Love Actually in Shimla
Too many tourists, too few hotel rooms, but it always makes sense to revisit the Himachali capital, writes Sushmita Bose.india Updated: Jun 23, 2007 07:02 IST
I don’t know why I went back to Shimla again. There’s such an LCD Factor — lowest common denominator factor as opposed to the X-Factor — about the Himachali capital. Each time you say “hill station” in Delhi, someone invariably pipes up “Shimla”. It’s that lame.
The first time I went to Shimla, I — along with a couple of female colleagues, armed with six McDonald’s burgers — caught a decrepit bus from ISBT after closing the edition on Friday night. The bus rattled all the way as we slept in fits and starts.
By the time I woke up and was gaping at the mountains, we were already in Shimla. It was love at first sight. Over the next 36 hours, I grew to love, in no particular order, the church in the mall, the coffee house that served sweet French toast (I’ve grown up on the salty variant), the store round the corner that sold old books, the cobble-stone buildings, the trek up to this temple where the monkeys wreak havoc…
A couple of years after that, I watched Black, which was Shimla redux in soft focus. Then, a few months ago, I caught the rushes of Black on cable, gave short shrift to Bachchan’s overdone make-up and Rani’s over-the-top histrionics, and dreamily gazed at Shimla — this time on flatscreen television.
I just had to get back there again. So when the idea of a motor-able weekend getaway was mooted, I said, on reflex, “Shimla”. “What?” the others howled in protest. It was peak tourist season, we had no bookings; besides, everyone and their chowkidars go to Shimla. Why not someplace off the beaten track — like Naldehra or Narkhanda or even Chail?
No, I said stubbornly, it has to be Shimla.
In love again
Outside Shimla, we stopped at a roadside dhaba, where one man served an army of hungry eaters. Lunch thaalis were being dished out on wooden tables — staccato-style —and everyone was eating in silence. Once in a while someone would raise his/her hand, like in a classroom, and want more: “daal” or “roti” or “sabzi”. The one waiter did his rounds wordlessly and with effortless ease. We gave him a 40 per cent tip on the bill — and I was desperately hoping he’d smile, but he didn’t.
Inside Shimla, we had to get a place to stay. There was one hotel placard planted in the midst of a bunch of pine trees; the name was woody and lovely, so we decided to locate it. It was past the Governor’s living quarters, a charming montage of wood and stones with lush creepers nestling all over its slanted rooftop — but it was full up, no rooms to rent out.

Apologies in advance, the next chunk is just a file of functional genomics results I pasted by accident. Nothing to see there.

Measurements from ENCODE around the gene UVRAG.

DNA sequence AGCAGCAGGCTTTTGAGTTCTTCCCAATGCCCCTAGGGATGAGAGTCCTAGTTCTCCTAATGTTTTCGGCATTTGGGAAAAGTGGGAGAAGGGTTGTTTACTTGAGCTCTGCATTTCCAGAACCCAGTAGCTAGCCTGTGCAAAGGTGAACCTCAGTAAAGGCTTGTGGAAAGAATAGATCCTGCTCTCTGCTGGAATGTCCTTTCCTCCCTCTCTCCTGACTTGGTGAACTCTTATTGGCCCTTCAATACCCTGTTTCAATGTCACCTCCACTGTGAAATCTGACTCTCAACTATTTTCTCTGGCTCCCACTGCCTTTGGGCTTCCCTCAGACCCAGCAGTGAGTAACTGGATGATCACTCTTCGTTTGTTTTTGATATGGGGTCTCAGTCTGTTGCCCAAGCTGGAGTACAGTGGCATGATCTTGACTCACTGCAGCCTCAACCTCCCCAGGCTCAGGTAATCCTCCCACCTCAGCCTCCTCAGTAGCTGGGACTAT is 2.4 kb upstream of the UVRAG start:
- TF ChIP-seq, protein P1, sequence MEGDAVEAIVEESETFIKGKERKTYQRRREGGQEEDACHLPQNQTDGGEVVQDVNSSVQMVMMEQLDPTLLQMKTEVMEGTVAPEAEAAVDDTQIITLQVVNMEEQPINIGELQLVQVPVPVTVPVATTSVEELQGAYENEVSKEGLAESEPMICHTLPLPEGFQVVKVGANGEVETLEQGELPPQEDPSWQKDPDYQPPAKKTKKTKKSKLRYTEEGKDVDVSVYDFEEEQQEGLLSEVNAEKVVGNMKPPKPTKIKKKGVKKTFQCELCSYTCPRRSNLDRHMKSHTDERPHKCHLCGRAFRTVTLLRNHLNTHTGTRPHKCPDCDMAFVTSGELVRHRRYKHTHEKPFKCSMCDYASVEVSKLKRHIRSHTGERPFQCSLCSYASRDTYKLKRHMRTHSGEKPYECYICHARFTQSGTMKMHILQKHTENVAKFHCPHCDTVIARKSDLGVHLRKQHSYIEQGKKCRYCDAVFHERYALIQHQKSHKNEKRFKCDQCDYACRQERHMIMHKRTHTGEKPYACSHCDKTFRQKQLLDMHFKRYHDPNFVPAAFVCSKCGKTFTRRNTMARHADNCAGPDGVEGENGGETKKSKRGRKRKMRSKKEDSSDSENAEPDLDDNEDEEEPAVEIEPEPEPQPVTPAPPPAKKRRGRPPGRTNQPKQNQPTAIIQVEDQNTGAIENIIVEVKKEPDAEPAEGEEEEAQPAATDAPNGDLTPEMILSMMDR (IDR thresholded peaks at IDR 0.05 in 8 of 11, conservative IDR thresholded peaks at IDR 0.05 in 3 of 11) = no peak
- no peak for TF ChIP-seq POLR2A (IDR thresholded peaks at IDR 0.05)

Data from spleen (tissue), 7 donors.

Come on in and see the insides, the gracious manager was hospitality par excellence. I gravitated towards the bar, where there were huge black-and-white photographs of Robert Taylor and Hedy Lamarr. “Er, they were friends of the owner’s grandmother,” said the hospitable manager. “She was Garhwali, but looked European and hobnobbed with the who’s who of Hollywood in the 30s and the 40s.”
He then referred us to one other charming hotel, where there was one room available. “But only for a day,” smiled the ruddy-cheeked man at the reception counter.
We checked out at 12 noon the next day, parked the car at the city parking lot, walked down the teeming mall as the chief minister’s convoy kept whizzing past us, and identified our next resting place: a grey colonial-style building and pots bursting with red flowers placed strategically all over the façade. Here too, we got ‘lodging’ for just 24 hours.
I hit the mall, and revisited the church. There was a cultural event being staged right outside it, and some chap was singing songs from Mujhse Shaadi Karogi; I couldn’t locate the old book store; the French toast didn’t taste half as good as it had the first time; and my friends wouldn’t hear of going anywhere close to the monkeys.
But how I loved it — even the milling crowds and our fly-by-night hotel hopping.
The Psycho in Kasauli
On the way back, we stopped by at Himachal’s last hillside outpost (or first, if you are wending your way up from the plains), Kasauli, and checked into a hideous, sprawling yellow structure set amid landscaped gardens. We were the only guests. The place was new, the manager explained gravely.
There was a swimming pool, but it was being cleaned that day. There were also ‘facilities’ for Kerala ayurvedic massage — but not for ladies. I looked crestfallen. “Madam, for you ladies, there’s a gym,” the manager pitched sonorously.
So, on the last evening of my three-day break to the hills, I put on my sensible shoes and headed out to the gym that was bathed in blue colour emanating out of many, many zero-watt blue bulbs. The gym instructor, it turned out, was also the masseur. He insisted on following me around the gym, and sulked when one of my male friends turned down his offer of a massage.
Later at night, I felt distinctly eerie, as the slightest touch of chill enveloped me. I don’t know why, but the gym instructor-cum-masseur reminded me of Norman Bates.